But why? What possible purpose could a Creator have in going to all this trouble? Maybe, just as the young child cannot possibly understand all that is in his mothers mind in having the playpen to put him in, maybe neither can we even begin to understand the mind of God, except where he reveals it to us. Maybe, for earth-walking humans, there will always be mystery about the purposes of God.
God constructed our playpen with just enough uncertainty about everything – even the very existence of a Creator – to create the ideal conditions for the exercise of faith. The complications of six and a half billion people on earth at the same time, the existence of pain and suffering, the significance of a man like Jesus, the whole human experience in all its breadth and diversity – all these are part of the ground conditions of life. In the face of them we can choose to believe in God or we can refuse to believe. We can choose to believe that Jesus was who he said he was, or we can dismiss him as a first century Jewish religious man. We can vilify God because of all the suffering and pain and inequality in the world, or we can accept that life has a purpose and that behind everything there is a loving God.
If the child in the playpen suddenly trips over the bricks and hurts himself he will experience pain. But everything has been arranged by the mother so that no fundamental damage will be done. He may hurt himself – but he will survive.
So, too, in our world – everything has been arranged that the vital choice – whether to trust in God or goodness or whatever we want to call it – is open to each person, whatever happens. Cancer may intervene, but the choice of believing or not is still there. We have problems understanding some of the circumstances of life and death, but we still have the choice of believing or not. We can choose to believe that there is a God in charge, or we can deny his very existence.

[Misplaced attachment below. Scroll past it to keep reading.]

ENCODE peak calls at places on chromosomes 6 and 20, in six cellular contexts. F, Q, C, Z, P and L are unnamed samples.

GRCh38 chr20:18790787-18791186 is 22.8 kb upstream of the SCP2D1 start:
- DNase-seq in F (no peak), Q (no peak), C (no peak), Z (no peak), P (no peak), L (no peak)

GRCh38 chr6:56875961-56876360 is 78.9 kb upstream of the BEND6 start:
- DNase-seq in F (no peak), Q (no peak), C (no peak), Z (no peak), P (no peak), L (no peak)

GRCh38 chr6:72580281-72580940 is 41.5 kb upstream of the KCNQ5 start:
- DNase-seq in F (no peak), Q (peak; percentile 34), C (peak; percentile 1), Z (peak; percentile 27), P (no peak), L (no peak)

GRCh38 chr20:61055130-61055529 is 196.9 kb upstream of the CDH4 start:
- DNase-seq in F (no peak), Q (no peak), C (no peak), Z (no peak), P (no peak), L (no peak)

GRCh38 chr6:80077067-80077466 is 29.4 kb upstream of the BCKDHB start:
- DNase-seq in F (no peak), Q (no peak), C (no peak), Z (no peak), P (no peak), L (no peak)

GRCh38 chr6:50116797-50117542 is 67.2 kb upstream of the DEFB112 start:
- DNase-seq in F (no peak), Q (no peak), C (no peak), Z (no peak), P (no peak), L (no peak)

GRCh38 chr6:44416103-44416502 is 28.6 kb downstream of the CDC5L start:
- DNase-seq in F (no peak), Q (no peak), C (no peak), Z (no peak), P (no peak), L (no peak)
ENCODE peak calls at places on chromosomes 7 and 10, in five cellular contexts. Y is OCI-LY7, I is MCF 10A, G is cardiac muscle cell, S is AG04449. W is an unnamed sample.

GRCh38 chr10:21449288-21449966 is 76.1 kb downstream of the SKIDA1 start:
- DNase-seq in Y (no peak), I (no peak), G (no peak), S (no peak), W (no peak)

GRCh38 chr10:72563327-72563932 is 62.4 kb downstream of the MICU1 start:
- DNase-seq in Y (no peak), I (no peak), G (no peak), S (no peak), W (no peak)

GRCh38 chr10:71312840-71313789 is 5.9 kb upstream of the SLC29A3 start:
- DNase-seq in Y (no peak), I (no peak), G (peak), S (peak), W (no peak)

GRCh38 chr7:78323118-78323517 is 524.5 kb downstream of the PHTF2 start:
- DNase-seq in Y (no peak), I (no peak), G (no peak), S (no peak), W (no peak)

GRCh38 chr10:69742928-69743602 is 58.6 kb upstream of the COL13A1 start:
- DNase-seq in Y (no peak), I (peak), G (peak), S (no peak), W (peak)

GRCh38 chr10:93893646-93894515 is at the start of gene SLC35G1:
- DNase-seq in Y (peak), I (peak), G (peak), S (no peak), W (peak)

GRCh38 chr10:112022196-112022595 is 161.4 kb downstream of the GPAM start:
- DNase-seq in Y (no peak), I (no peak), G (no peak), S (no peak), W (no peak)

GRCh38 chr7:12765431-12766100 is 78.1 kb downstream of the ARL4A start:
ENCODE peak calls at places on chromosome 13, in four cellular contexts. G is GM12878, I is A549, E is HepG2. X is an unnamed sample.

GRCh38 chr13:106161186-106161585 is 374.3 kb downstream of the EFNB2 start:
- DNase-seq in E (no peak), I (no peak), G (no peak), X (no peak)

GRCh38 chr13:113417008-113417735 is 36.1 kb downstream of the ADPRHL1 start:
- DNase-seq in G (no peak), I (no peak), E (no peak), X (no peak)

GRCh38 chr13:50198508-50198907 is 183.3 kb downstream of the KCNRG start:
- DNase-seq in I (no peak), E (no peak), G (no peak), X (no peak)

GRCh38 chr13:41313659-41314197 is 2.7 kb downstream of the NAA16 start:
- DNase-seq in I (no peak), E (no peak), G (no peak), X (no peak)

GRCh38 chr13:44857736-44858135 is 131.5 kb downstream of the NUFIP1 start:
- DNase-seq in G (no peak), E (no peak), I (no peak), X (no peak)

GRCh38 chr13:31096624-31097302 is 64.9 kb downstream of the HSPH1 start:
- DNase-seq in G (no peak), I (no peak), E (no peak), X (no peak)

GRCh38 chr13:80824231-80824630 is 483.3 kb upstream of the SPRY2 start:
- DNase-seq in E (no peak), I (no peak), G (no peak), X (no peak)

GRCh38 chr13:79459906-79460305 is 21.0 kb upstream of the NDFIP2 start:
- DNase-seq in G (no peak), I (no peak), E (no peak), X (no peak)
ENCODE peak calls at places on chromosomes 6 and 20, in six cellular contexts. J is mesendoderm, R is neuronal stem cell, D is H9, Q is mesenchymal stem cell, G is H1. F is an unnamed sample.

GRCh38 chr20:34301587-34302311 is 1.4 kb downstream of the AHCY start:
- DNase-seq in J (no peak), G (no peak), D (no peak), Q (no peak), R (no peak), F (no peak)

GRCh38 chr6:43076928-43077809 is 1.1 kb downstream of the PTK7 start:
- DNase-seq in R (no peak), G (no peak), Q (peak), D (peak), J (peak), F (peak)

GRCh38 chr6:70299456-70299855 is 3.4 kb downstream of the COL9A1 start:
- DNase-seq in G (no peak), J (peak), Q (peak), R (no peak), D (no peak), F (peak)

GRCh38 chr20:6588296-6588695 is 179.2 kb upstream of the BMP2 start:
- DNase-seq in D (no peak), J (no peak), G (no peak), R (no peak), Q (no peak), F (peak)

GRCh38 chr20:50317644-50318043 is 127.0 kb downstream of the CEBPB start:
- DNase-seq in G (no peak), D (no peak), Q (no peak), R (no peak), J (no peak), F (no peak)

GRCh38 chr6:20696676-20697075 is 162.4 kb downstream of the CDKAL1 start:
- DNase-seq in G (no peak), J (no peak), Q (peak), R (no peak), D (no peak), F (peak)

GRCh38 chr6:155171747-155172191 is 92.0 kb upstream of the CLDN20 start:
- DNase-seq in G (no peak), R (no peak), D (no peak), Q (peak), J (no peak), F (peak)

If we take this thought to its logical conclusion we then realise that everything that happens, every circumstance, every person we meet, every action is God-ordained. Not necessarily ordained in a planned and purposeful way – but planned in the permissive and ‘closed system’ sense. We are in God’s playpen, and the parameters are set. We can therefore accept that whatever happens in our day-to-day living comes to us from God. It has been passed as ‘safe’ and ‘in line with his purposes’. Otherwise he would not have let it happen. Whatever happens in the playpen is allowed for in God’s scheme of things.
In this article I have suggested that we need to recognise God’s presence and involvement in every aspect of our daily life, not just when we feel like addressing him. I have also suggested that the Cosmos, being Gods creation, is subject to Gods laws and conditions and therefore we may take it that nothing – not even the things that most trouble us, like pain, suffering and inequality – is outside what God has permitted to happen for us. Everything that happens is, in one sense, within God’s plan for us.
This led us on to consideration of what that purpose is, and I suggested that it must be that we are invited to exercise our uniquely human capacity to make moral and spiritual choices. Having the power of choice must be the focus of why we are here. Trusting in God, and having faith in God are the purpose of our existence. When we follow our hearts and make that step of faith, we experience a most wonderful intimacy with our Creator. This now needs exploring – but it will have to await the next article.